Consumption, Lifestyle, and the Climate
Consumption is part of pretty much everything we do in society. There is consumption involved in the most mundane routines like sitting on the couch with a cup of coffee and the cell phone. At the same time, consumption and lifestyle are embedded in global challenges such as climate change and increasing inequality. Consumption comes with everyday social activities and local communities such as student life, leisure life and family life and yet its regulated in institutionally, in Denmark and at the level of the European Union through consumer, welfare and agricultural policies embedded in the global economy. Furthermore, sociological research on consumption is one of the areas where societal discussions about climate change and degrowth unfold embedded and influenced in interaction with social movements promoting new practices and habits. This course approaches the sociology of consumption and lifestyle based on Max Weber's and Bourdieu’s work, and international comparative research on key sociological themes such as identity, social change, inequality and power. In the course, the participants insights of what characterizes the field of the sociology of consumption and lifestyle based on timely theoretical perspectives with a focus on students working on concrete empirical case studies on a diversity of topics (including political consumption and media consumption), current discussions (such as change of consumer habits and policy in the context of debates about climate change and degrowth). Students develop research projects that connect theoretical and empirically based analysis of a current consumption and lifestyle phenomenon of their choice.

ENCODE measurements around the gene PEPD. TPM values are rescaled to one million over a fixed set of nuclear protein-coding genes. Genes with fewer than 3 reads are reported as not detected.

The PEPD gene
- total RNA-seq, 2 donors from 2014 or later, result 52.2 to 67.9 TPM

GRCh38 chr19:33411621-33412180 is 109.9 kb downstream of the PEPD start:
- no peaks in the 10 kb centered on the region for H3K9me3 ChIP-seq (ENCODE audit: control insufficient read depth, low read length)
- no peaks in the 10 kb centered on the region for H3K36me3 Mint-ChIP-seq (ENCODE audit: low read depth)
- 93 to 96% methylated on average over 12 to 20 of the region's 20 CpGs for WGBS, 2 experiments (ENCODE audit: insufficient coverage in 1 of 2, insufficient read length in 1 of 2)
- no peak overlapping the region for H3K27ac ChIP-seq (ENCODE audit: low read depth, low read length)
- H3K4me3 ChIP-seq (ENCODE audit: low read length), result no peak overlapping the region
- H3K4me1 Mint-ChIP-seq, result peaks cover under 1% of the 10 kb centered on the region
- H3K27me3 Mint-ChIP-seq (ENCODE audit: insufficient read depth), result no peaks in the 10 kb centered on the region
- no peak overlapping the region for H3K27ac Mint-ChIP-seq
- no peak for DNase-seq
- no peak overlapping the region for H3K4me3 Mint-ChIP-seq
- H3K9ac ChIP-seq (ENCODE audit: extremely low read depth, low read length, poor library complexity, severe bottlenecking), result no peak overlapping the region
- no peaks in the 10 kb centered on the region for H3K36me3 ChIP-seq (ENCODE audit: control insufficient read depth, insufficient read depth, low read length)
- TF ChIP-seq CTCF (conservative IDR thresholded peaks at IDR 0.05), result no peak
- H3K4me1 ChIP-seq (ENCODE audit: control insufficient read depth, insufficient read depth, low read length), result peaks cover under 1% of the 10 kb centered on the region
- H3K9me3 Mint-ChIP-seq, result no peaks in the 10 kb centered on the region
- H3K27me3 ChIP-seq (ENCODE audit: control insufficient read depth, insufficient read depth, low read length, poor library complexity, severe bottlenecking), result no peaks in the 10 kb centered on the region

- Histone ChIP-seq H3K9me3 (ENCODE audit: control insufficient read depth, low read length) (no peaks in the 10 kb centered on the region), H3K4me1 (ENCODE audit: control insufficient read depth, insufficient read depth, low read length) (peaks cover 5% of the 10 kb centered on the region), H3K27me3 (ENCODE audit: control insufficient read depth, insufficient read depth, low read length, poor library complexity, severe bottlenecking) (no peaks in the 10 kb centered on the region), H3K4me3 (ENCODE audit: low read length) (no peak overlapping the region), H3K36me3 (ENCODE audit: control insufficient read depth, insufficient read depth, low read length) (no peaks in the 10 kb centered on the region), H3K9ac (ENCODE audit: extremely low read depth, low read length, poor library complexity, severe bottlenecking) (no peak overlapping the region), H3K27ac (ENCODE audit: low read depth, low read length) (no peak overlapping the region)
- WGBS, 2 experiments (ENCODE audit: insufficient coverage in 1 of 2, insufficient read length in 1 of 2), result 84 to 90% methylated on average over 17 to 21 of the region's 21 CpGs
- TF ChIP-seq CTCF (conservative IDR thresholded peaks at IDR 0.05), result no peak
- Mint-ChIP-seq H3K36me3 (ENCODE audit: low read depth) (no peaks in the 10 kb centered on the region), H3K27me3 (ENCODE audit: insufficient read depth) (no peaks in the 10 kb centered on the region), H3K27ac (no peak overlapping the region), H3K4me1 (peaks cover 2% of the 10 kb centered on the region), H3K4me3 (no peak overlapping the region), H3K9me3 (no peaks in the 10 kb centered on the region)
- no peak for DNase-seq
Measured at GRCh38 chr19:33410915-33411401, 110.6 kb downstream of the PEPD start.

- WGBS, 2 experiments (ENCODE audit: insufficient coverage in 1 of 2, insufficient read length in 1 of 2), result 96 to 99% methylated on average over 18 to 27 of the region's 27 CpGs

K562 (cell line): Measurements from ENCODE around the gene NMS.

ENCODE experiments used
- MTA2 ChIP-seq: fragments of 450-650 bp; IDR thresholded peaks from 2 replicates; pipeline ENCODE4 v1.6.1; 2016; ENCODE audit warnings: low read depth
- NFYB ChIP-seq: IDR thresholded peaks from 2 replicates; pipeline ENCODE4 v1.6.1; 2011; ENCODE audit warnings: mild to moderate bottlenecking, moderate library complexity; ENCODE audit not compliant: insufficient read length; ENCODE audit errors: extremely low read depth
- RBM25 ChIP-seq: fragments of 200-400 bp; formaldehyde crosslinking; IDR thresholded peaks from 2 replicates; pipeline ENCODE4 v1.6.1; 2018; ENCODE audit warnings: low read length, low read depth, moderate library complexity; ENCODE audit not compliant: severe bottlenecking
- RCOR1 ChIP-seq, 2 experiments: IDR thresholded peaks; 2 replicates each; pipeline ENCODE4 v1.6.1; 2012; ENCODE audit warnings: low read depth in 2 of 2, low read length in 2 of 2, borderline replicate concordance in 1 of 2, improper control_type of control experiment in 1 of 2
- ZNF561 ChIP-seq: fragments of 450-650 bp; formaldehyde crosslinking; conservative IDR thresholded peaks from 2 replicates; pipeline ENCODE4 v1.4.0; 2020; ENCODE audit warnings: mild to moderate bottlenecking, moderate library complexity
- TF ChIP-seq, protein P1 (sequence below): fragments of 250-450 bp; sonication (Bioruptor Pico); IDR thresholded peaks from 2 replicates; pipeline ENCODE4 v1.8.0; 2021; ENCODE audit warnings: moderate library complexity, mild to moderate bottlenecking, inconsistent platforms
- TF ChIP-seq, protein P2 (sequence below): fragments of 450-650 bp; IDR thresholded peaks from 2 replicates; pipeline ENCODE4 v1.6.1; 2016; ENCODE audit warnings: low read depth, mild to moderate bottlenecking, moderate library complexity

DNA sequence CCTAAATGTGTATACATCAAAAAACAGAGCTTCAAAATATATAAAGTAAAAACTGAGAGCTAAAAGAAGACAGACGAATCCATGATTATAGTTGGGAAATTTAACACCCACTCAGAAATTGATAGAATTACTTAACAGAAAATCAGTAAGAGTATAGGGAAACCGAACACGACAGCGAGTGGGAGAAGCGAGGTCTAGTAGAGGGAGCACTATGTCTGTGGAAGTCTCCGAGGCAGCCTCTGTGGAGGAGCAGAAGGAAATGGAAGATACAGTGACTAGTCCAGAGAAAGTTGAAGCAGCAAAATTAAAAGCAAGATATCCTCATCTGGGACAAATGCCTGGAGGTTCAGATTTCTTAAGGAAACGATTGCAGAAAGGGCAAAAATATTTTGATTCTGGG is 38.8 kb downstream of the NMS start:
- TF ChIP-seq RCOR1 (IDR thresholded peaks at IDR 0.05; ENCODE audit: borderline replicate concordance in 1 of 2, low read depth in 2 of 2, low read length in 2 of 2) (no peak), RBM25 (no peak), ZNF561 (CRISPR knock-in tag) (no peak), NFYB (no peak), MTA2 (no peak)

MA elective course
Course package (MSc 2015):
Culture, lifestyle and everyday life
- account for the core sociological research literature within the thematic field of the course including the recent literature on consumption, lifestyle, and interdisciplinary research on cultural consumption, and political consumption, and research on consumerism, habits in light of debates about climate change.
- review and reflect on the interdisciplinary and international sociological literature on Consumerism and lifestyle showing insights into a number of different disciplines and their conceptualization
- carry out presentations, projects, and written assignments
- compare and contrast key theoretical perspectives that are central to the thematic field of research within the course
- identify significant international and interdisciplinary developments in research on Consumerism, Lifestyle, and the Climate
- assess and discuss practical relevance of their analysis for key actors, issues, and problems within and across the methodological and thematic fields
- apply and critically discuss key theoretical concepts within the thematic field of the course
- independently identify and analyse empirical cases and settings for research on the themes of the course including an international research perspective on consumption and lifestyle